1 NOVEMBER 1930, Page 18

Country Life


A very suggestive letter reaches me from Mr. Carrington on the subject that has been set on foot by Mr. Orwin in his latest book on the economics of farming. Commenting on my suggestion of " Selective Nationalization " he makes the following alternative proposal :—

" Surely there must still be enough men left of wealth and possessed of the necessary patriotism who would be willing to form a joint stock Company with the object of acquiring a sufficient acreage of land and farming it on the lines put forward by Mr. Orwin. If such a lead were given and if it was proved that farming on specialized factory lines could definitely pay, would it be too much to hope that the example might attract the necessary capital to bring much of our land under better and more profitable culti- vation, and thereby save what is the most individual of our industries from the taint of socialism "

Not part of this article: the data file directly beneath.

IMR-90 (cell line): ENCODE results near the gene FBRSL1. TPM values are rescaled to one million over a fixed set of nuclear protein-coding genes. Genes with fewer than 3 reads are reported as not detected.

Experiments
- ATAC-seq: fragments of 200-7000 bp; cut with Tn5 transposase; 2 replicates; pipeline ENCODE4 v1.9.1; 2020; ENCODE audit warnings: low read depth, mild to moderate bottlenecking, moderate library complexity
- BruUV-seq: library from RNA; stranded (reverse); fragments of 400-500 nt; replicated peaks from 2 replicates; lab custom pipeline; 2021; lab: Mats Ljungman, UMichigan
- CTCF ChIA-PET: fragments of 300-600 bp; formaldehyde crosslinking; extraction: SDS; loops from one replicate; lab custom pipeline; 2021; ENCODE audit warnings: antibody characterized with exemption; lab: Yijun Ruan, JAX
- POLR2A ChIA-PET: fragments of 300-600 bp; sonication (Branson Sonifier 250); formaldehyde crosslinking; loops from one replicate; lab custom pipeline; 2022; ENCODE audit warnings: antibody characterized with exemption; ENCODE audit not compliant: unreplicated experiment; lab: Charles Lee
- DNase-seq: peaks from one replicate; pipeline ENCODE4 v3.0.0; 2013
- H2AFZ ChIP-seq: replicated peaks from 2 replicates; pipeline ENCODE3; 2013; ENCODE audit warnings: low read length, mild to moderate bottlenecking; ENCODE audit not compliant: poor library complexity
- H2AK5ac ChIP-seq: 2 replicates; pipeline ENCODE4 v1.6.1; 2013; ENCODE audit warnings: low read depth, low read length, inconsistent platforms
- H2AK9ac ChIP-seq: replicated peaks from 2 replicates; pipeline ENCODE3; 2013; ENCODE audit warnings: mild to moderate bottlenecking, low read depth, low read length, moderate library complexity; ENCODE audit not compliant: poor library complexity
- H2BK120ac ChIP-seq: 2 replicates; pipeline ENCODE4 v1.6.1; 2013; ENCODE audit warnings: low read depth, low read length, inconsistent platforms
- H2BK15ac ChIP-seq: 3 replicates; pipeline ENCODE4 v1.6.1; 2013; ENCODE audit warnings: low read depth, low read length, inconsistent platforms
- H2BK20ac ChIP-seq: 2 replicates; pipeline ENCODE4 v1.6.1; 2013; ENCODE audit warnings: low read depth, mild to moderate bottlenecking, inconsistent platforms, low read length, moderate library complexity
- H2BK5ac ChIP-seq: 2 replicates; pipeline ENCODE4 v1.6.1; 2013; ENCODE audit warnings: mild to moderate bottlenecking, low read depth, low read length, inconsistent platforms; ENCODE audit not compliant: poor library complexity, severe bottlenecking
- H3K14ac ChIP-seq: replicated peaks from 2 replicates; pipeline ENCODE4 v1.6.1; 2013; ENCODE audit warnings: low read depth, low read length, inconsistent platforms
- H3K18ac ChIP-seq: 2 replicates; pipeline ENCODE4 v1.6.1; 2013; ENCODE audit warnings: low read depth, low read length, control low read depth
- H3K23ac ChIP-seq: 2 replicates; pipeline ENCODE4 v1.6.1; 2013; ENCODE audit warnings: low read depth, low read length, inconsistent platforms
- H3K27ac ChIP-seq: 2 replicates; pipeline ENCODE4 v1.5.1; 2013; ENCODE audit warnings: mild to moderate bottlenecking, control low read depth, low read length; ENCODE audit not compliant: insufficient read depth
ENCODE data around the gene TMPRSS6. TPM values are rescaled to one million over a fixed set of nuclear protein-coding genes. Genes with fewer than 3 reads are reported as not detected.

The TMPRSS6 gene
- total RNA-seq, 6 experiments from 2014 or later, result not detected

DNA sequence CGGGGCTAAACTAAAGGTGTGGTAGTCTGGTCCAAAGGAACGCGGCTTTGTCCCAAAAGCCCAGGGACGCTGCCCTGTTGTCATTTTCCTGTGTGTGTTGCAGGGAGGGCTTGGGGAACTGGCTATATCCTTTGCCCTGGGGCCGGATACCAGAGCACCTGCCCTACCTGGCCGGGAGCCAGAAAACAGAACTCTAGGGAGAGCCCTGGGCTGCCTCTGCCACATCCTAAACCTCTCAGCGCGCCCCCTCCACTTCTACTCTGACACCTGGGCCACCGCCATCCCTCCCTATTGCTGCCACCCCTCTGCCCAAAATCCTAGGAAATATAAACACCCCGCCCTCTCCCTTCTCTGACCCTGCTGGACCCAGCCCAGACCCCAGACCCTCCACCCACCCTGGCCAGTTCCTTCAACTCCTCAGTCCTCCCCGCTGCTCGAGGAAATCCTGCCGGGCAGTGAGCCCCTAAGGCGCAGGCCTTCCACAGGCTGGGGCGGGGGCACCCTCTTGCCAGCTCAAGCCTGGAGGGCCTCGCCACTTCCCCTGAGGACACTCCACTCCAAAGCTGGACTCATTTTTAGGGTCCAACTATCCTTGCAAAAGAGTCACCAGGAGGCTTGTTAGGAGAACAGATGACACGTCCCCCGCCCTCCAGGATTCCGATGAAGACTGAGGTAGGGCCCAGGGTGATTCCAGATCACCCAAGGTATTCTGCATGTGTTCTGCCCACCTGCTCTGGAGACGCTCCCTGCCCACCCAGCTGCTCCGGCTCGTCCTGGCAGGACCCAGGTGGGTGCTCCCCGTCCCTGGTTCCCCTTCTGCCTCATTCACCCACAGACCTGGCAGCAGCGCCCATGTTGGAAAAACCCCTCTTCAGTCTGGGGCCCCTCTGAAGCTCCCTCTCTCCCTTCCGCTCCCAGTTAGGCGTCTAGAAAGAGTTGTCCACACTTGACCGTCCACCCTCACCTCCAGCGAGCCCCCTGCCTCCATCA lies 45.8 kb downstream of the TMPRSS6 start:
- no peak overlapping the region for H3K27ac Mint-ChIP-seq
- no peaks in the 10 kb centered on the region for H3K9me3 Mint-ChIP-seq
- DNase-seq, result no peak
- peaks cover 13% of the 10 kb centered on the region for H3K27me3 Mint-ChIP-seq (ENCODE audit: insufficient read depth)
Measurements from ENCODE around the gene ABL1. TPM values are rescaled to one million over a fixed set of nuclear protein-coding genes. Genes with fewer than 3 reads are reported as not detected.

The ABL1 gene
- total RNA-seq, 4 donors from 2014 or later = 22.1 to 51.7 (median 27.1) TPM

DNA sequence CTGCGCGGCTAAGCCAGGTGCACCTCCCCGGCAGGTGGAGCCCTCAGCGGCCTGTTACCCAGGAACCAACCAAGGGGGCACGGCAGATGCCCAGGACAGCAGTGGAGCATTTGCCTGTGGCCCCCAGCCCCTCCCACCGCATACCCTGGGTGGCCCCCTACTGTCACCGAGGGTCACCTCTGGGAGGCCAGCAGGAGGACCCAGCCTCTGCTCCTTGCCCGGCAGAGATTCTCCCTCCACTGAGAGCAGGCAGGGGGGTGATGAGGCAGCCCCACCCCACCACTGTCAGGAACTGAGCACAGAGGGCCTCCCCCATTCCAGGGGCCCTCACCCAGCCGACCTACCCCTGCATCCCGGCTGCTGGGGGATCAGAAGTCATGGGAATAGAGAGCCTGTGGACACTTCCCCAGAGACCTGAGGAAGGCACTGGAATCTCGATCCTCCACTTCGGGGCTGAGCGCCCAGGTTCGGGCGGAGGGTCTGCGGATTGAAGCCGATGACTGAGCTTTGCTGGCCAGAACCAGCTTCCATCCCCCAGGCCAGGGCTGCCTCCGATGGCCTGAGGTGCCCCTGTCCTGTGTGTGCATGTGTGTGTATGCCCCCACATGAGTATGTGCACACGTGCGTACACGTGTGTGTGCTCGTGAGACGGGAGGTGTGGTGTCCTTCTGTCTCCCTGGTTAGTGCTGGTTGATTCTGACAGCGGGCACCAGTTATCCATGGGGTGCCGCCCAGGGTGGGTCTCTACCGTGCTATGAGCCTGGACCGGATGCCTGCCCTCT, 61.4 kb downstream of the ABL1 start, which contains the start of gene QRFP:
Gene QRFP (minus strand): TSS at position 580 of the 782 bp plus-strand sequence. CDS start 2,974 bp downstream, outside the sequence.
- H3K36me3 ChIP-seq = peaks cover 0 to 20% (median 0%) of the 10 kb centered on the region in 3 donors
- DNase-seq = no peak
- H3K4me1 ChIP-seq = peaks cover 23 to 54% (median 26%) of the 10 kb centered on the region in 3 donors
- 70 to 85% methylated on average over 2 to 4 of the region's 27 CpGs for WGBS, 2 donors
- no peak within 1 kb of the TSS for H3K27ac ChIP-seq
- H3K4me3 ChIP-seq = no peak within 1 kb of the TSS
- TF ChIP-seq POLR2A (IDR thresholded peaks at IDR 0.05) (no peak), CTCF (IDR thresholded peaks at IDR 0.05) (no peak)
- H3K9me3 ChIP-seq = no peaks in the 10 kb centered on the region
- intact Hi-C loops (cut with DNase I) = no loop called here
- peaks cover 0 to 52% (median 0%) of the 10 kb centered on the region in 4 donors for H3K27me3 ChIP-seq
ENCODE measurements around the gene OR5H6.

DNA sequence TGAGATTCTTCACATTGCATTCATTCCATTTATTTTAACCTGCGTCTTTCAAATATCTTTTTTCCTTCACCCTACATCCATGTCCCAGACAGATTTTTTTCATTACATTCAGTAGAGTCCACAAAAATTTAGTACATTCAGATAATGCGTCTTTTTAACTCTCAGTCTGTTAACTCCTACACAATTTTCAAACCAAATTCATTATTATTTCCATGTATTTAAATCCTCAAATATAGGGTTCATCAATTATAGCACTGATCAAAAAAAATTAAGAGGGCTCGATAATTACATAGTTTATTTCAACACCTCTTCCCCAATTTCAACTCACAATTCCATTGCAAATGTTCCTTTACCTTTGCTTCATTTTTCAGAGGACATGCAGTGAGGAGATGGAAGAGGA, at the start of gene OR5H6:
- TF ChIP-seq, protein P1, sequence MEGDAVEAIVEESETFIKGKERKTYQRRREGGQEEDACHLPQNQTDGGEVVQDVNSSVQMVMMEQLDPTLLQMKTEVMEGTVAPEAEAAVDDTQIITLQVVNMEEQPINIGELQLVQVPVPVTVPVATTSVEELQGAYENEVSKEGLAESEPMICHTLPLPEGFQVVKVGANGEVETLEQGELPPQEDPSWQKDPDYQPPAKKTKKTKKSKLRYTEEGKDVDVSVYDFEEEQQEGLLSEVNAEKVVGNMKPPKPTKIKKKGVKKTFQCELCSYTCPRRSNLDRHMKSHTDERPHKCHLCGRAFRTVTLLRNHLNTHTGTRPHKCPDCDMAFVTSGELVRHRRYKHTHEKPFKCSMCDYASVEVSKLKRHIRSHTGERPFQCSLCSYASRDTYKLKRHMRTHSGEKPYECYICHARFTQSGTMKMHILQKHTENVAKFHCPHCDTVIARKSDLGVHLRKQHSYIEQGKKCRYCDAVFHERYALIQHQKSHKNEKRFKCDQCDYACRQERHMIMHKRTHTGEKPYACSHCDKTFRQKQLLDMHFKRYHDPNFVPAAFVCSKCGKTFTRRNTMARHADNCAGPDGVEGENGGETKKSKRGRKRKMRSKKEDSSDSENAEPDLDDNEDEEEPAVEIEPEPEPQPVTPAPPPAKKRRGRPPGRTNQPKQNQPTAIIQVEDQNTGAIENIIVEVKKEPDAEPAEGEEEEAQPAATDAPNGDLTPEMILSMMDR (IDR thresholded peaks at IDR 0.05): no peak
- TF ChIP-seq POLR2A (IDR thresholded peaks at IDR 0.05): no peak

Mr. Carrington adds :—

" As the owner, both of a small farm and a small factory, I am daily being brought up against the wide difference which exists between the business organization and management of the two concerns. In the majority of eases where the comparison is to the disadvantage of the farm the reason is its small size which makes it impossible to use machinery to full capacity or compels the employment of manual labour where machinery, if the quantity of work justified it, could do the work at a fraction of the cost. No ordinary business could for long survive the burden which such faulty organization implies : it is hard to ace why farming should be made an exception."

This is very valuable criticism. More and more people begin to favour the highly ineehtudzed farm of a considerable size, and the only causes for dispute are who shall do it, and does the development imply a change in the system of land

tenure ?